Before you ask, I won’t be comparing this game to today’s sims like iRacing nor oldies like NASCAR Racing 2003 Season; This is a mass-market racer that aims to be both realistic and accessible, and it gets the job done in that area. The driving itself feels satisfactory when you don’t touch the track’s slippery apron nor get subjected to the irritating ping-pong contact physics. You got pit stops, car setups, flags, a fuel tank, a tire-wear model, and a detailed damage system for the car’s body, radiator, and engine; Almost every obligatory thing in realistic racers is here, I can’t argue with that.

There’s no doubt that Heat 3 also has a truckload of licenses; All the tracks in the top three series (And a nine-track dirt racing league) are here, not to mention the biggest names in current-day NASCAR. Each of the four leagues have unique vehicle stats for top speed, acceleration, and handling. Again, credit where credit is due.

A whole garage of modes and depth

In terms of offline modes, this racer does have a good toy box; You’ve got quick races (Solo or with a friend), championship, challenges, create-a-car, and a humongous career mode. If you’ve played any NASCAR career mode, you know the drill; Work your way through four series, attract fans and sponsors, build cars, hire team members, upgrade your race shop, and get hired by bigger teams. Deep career modes are a must in mass-market racers, and Heat 3 delivers in spades.

The engine finally sputters

Now in terms of where this game swings and misses, let’s start with the AI drivers; I will give them credit for being fast and competitive, especially when you crank up the difficulty to 105. But in terms of how smart and competent they are, they race like you’re playing Burnout (Not that that’s a bad game, it’s far from bad); They will shove you into walls with reckless abandon and take full advantage of the aforementioned contact physics just to screw with you. Also, whoever at Monster Games is responsible for the AI cars plowing into you when you spin out of control needs a stern talking-to; I’ve lost count of how many times my car has been heavily damaged thanks to the AI going into Crash Mode when they see me sliding around like I’m driving on vegetable oil. Another huge annoyance is when an AI driver (Or another human driver for that matter) shoves you down the track and into pit road; When that happens, you have absolutely no choice but to go through the pit stop and serve your speeding penalty, which will probably make you want to curse up a storm regardless of how many children are around you. But what stinks most of all is that every offline mode in this game feels like a grind just because of the masochistic AI; It’s like the game is telling you, “We have lots of depth in our modes of play, but you’re gonna have to deal with these crazy AI drivers to enjoy said modes!” Not ideal for a realistic racing game, wouldn’t you say?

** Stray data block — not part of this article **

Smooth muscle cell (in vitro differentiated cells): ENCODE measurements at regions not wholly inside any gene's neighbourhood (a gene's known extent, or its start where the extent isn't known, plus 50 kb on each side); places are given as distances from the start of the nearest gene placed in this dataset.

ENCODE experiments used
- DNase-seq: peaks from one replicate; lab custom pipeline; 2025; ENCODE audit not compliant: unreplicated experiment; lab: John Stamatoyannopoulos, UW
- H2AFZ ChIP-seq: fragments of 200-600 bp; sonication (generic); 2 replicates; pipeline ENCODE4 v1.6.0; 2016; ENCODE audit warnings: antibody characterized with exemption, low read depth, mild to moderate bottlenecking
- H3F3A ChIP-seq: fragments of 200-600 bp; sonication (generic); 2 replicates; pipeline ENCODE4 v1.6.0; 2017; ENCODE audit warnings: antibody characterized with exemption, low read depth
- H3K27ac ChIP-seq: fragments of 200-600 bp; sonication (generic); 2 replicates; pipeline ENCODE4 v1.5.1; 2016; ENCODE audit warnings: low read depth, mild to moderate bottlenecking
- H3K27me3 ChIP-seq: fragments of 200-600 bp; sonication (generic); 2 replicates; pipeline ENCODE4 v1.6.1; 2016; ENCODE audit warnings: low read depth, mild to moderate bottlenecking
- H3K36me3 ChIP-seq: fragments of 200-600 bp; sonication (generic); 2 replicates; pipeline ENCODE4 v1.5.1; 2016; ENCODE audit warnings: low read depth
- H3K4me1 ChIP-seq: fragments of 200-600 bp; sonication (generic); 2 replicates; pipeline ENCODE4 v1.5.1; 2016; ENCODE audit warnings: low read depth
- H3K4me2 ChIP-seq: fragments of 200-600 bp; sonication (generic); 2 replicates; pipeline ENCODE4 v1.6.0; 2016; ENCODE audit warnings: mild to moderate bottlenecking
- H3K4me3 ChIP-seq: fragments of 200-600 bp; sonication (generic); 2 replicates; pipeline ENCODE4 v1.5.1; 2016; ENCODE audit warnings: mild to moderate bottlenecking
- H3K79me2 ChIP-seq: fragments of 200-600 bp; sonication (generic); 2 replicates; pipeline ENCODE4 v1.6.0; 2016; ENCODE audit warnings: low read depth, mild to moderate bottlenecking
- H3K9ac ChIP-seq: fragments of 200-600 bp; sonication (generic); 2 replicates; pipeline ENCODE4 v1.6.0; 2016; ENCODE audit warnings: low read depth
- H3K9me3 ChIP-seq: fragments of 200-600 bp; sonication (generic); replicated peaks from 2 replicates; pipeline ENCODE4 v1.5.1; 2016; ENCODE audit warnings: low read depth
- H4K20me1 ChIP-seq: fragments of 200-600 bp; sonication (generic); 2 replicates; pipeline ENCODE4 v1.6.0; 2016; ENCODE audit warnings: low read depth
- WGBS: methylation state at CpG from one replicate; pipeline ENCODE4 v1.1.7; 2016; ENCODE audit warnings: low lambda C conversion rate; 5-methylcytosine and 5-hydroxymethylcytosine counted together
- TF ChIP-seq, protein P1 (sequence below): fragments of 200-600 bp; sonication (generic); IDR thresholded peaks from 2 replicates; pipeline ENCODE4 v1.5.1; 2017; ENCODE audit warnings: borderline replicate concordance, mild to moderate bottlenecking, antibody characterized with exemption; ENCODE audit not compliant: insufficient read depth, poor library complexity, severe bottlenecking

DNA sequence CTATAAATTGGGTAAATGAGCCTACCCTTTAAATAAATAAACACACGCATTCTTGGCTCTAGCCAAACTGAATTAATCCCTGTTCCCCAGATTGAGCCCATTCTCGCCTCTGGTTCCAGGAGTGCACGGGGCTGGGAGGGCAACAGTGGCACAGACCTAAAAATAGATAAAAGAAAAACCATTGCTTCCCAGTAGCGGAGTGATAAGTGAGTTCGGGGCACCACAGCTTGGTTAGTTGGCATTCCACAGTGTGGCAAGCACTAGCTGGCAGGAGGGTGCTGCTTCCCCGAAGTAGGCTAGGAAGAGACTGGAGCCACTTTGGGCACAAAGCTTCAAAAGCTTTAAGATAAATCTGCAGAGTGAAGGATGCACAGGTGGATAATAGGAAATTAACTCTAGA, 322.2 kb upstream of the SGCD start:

“But Preston,” you might be saying, “there’s online racing too! You don’t have to deal with bad AI there, right?” And I’m with you on that, I prefer racing with real players over AI drivers; But holy ravioli, the online multiplayer in Heat 3 is, to put it bluntly, pretty half-baked. I can accept random players in unranked races driving unfairly, but dealing with bad drivers in ranked (Or in this case, eSports) races crosses a line; And the reason I say that is because you get a letter grade and leaderboard rank depending on your best race time in one day, but it does not determine who your next opponents are. Every eSports lobby is set up by a player (Not the devs themselves) with a pre-determined set of rules, and it’s on from there. Compared to ranked races in titles like iRacing and Gran Turismo Sport, this eSports system is an unfinished mess. I’ve always maintained that the best races are the ones with a big group of friends that you know will race cleanly, but even that can be ruined when someone gets shoved into the pits or exploits an area on the track where they can cut corners with no penalty. And if for some reason you want to race with both AI and multiple friends, you may as well forget it because the AI is always at their lowest level and that can’t be adjusted. One more annoyance is that when you disable the stability assist in a lobby, the drivers who use stability must go to the options and turn it off themselves, which is extremely frustrating considering there’s a one-minute timer whenever two players are in the lobby and waiting for the race to begin; I know it’s probably a limitation of the Unity engine, but it’s still something that irks me and probably lots of other players too.

If you ain’t first…Well, you know

The TL;DR of all of this is that I feel that this NASCAR game has some good ideas on paper, but they aren’t executed to their full potential; I don’t hate this game, but I can’t help but notice these glaring flaws and it’s kind of my duty to talk about them on the Internet. And as I said before — If you enjoy this game, you are not wrong in any way for that; You don’t need me to tell you that, but I’m telling you anyway. I hope 704Games and Monster Games will go back to the drawing board (Or their garage stall, so to speak) and make NASCAR Heat 4 the NASCAR game we hoped this one would be. This is no championship contender, but NASCAR Heat 3 has enough power under the hood to finish the race, whether it’s on the lead lap or not.